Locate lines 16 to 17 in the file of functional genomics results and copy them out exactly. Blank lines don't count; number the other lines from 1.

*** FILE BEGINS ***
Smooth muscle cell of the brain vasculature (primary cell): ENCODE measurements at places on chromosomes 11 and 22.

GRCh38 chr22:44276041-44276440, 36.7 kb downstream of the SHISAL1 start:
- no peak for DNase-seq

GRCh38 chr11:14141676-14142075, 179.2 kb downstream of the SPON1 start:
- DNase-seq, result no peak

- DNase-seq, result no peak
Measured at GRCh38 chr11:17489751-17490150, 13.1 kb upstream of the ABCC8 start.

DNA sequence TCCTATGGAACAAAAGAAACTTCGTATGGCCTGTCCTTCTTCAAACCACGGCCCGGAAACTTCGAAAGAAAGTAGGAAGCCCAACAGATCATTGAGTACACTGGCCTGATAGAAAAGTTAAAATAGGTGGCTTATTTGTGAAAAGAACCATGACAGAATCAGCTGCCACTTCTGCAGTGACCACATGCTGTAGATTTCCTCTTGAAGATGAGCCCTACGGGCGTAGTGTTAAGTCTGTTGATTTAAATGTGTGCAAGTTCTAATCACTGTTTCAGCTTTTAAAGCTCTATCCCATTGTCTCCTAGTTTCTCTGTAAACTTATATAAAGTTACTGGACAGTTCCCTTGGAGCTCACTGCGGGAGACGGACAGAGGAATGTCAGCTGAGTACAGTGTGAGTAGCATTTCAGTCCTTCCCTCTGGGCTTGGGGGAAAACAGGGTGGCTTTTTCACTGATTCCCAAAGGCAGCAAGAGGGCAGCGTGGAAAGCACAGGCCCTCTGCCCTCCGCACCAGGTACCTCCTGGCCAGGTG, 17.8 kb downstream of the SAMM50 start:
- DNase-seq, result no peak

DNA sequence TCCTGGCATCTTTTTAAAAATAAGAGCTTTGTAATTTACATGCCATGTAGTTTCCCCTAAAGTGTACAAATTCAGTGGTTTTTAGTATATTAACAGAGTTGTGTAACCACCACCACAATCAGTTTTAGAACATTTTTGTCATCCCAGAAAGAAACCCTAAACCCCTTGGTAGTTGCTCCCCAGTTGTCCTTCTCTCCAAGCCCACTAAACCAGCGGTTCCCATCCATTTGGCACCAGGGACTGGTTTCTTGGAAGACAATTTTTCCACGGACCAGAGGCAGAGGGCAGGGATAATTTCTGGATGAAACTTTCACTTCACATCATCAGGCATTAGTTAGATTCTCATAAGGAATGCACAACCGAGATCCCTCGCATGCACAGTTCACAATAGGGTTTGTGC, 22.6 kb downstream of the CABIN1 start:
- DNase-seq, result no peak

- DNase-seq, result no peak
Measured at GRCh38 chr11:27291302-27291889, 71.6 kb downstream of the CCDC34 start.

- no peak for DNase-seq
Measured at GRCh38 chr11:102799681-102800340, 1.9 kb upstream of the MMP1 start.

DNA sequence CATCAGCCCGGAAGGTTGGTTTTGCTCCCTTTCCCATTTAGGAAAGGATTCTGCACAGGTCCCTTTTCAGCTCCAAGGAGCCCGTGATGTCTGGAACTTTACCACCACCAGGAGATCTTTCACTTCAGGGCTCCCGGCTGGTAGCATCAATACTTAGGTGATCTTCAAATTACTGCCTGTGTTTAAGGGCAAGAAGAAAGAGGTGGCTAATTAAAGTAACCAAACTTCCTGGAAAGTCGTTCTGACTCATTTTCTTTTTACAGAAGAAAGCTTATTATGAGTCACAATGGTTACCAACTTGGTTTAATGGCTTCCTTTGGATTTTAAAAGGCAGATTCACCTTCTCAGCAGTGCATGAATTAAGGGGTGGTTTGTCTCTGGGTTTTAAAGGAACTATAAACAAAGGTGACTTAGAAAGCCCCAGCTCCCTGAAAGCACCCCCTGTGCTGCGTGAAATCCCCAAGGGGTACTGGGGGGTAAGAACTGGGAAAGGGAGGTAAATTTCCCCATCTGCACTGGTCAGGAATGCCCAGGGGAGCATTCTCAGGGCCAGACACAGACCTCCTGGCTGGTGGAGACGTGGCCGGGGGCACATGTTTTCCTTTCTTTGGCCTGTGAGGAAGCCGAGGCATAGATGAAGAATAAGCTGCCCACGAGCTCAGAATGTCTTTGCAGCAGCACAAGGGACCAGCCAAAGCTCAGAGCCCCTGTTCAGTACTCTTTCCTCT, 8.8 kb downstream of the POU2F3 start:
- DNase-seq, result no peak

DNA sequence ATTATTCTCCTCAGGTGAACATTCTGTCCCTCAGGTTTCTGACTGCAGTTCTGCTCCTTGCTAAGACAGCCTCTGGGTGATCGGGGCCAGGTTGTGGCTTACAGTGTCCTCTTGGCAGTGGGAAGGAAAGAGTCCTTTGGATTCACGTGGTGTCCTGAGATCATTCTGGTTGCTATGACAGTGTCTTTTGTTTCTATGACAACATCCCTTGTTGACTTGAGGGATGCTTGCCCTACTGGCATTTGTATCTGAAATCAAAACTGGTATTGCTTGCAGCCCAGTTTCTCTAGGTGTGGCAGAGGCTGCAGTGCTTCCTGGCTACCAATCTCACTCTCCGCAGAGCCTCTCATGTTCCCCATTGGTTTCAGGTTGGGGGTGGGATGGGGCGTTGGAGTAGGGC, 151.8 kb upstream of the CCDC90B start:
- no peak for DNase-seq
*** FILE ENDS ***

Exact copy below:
DNA sequence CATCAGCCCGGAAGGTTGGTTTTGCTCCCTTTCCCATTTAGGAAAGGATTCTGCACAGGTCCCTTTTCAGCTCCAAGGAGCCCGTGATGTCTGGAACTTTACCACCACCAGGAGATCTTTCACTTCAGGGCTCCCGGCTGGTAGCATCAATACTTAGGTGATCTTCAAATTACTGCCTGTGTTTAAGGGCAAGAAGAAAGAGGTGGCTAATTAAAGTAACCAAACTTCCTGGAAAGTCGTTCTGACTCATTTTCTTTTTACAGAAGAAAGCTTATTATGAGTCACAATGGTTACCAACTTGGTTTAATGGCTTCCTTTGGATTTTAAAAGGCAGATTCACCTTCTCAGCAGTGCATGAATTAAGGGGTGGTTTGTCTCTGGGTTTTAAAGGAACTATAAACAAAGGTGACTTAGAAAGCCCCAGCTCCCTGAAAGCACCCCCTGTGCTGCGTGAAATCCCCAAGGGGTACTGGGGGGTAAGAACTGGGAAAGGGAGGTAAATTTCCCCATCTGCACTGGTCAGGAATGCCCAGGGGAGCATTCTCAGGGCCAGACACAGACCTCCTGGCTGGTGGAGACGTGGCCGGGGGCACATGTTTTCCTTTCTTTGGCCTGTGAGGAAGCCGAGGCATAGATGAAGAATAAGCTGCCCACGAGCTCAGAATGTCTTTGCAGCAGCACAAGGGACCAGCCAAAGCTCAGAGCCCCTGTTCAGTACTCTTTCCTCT, 8.8 kb downstream of the POU2F3 start:
- DNase-seq, result no peak